Anger metaphors in Seneca's Medea

Title: Anger metaphors in Seneca's Medea
Author: Bán, Katalin
Source document: Graeco-Latina Brunensia. 2020, vol. 25, iss. 2, pp. 5-15
  • ISSN
    1803-7402 (print)
    2336-4424 (online)
Type: Article

Notice: These citations are automatically created and might not follow citation rules properly.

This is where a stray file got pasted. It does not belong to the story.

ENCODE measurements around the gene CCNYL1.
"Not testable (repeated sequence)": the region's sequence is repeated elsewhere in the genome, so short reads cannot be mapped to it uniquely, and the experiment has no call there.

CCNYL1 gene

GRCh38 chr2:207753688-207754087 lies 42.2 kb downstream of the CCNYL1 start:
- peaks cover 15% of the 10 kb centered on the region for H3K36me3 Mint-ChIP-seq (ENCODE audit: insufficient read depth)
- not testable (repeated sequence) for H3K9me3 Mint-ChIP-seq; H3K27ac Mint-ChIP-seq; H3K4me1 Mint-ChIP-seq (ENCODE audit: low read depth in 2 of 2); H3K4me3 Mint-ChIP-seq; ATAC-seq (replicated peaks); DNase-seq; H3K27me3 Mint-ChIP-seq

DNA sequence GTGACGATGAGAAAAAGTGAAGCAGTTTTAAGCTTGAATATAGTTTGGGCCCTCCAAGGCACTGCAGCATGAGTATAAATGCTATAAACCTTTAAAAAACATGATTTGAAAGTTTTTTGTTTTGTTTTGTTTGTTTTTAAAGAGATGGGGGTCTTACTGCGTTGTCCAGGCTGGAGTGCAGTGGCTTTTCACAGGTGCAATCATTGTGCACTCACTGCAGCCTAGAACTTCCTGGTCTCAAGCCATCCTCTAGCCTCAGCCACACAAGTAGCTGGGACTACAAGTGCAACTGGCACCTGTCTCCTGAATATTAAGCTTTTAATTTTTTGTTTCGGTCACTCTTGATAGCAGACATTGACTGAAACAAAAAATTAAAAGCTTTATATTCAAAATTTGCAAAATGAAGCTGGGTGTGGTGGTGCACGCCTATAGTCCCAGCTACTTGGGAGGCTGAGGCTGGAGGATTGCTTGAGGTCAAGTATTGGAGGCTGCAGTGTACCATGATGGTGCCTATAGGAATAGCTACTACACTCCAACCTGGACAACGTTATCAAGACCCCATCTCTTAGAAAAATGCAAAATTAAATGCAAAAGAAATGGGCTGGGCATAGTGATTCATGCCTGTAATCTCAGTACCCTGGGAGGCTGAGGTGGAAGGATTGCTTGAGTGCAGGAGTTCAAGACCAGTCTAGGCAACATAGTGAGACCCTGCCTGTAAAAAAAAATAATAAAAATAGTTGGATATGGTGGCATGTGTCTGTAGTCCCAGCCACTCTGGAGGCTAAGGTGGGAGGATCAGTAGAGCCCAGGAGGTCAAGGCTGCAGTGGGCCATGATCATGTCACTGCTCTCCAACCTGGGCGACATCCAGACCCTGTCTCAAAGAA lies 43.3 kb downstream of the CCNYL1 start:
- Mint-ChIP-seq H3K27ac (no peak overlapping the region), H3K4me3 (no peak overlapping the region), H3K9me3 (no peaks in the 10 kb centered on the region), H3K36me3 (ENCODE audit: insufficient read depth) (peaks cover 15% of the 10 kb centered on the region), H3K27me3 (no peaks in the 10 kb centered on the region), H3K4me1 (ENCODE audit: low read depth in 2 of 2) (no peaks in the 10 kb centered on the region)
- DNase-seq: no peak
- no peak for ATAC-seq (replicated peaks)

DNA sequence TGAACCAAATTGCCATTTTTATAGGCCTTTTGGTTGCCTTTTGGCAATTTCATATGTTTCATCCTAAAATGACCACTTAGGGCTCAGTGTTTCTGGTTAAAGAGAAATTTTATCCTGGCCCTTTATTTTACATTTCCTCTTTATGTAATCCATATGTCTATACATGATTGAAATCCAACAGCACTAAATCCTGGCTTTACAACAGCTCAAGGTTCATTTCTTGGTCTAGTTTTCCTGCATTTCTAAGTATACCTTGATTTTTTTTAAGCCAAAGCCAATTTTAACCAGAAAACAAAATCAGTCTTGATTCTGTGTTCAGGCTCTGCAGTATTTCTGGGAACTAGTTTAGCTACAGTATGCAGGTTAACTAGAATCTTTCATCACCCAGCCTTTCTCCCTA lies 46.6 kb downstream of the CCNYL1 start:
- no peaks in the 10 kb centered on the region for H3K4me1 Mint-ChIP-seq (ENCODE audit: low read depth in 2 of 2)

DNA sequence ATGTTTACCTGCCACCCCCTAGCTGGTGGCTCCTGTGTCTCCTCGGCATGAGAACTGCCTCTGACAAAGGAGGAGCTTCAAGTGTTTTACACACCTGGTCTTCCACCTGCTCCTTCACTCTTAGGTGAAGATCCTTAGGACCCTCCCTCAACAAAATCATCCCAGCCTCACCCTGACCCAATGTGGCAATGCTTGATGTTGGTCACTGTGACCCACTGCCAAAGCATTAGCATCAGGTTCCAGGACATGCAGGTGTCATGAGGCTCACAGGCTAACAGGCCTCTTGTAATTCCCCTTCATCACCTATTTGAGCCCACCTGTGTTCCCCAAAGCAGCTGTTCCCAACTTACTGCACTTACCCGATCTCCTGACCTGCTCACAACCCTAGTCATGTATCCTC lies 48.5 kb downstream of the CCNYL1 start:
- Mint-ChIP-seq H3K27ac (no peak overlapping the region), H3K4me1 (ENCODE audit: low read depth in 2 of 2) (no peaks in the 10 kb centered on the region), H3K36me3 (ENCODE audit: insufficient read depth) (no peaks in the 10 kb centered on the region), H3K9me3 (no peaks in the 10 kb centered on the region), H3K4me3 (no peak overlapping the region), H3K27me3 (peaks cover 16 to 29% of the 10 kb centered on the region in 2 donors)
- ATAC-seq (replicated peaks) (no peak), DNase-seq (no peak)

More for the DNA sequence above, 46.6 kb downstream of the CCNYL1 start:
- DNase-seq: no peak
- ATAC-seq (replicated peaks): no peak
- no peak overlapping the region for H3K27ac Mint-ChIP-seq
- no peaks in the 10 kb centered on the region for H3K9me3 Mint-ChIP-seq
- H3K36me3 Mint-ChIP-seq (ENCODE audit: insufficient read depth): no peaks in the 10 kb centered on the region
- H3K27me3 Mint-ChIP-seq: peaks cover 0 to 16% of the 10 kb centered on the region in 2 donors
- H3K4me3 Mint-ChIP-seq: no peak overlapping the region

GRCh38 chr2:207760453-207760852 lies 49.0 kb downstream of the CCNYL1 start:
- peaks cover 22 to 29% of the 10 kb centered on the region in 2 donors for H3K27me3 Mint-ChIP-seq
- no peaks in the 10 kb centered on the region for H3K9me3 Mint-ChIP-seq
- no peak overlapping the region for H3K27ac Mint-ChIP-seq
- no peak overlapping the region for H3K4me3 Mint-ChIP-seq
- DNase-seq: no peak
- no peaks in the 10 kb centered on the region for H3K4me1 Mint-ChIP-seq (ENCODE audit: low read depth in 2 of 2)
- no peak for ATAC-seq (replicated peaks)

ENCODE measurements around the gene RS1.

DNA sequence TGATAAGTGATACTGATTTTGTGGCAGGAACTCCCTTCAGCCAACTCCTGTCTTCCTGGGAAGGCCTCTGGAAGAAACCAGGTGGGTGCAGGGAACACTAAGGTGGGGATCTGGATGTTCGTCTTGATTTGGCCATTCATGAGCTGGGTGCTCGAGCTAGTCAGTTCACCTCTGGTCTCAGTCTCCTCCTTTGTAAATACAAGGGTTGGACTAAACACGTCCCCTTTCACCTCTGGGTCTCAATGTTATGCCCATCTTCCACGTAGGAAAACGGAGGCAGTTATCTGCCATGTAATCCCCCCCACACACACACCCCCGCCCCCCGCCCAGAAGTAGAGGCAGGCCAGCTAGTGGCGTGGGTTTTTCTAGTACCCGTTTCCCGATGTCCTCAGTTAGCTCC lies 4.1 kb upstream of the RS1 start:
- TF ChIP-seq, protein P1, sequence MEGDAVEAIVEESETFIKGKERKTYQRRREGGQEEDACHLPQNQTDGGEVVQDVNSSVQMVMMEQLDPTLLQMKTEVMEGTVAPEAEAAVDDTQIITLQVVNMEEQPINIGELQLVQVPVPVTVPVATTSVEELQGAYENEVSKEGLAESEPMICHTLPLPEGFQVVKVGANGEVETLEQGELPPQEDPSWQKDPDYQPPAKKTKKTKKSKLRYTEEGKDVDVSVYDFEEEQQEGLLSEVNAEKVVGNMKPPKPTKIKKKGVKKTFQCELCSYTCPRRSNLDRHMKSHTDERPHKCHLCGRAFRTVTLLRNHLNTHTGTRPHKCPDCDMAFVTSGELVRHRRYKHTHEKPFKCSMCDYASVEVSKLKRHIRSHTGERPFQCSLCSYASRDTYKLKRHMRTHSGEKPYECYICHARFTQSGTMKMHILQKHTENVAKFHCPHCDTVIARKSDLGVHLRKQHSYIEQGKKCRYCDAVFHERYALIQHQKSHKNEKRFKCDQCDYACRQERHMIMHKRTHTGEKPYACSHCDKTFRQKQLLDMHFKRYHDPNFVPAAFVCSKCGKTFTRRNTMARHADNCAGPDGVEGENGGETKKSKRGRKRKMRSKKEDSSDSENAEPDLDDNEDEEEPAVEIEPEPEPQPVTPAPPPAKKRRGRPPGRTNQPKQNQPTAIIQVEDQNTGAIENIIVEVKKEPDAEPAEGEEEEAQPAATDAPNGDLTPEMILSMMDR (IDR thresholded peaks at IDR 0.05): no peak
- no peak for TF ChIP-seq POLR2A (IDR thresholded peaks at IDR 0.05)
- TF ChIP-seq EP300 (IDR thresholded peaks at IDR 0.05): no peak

Seneca's tragedies are characterized by widespread use of metaphors, emotions and personality traits of heroes and heroines often appear in imagery representations. In my study, I intend to examine the central anger metaphors and pictorial representations of Seneca's Medea, that is, the metaphors of various manifestations of the sea storm, the fire and the snake which are represented and in many cases intertwined with each other in the character of the heroine. Medea is a drama of the anger, the destructive forces in the soul, the revenge, which Seneca often expresses with the use of these pictorial representations and compares them to the destructive forces of nature. These metaphors inspired by nature highlight an important point in Seneca's philosophy: the linkage of the cosmic and the individual. My aim is to highlight Seneca's Stoic interpretation of virtuous life through these metaphors: if we do not live according to Stoic philosophy and in harmony with nature, the balance of the soul might be shaken, and emotions might take control over our rational decision-making ability. In the tragedy Seneca creates subversely a counterworld to the world of Stoic virtue, and metaphors are applied not only to the different manifestations of human nature as direct comparisons, but also to express Stoic ideals. Their various aspects are complex and versatile in Seneca's prose and poetry, thus it is also worth examining his prose works to completely understand their role.
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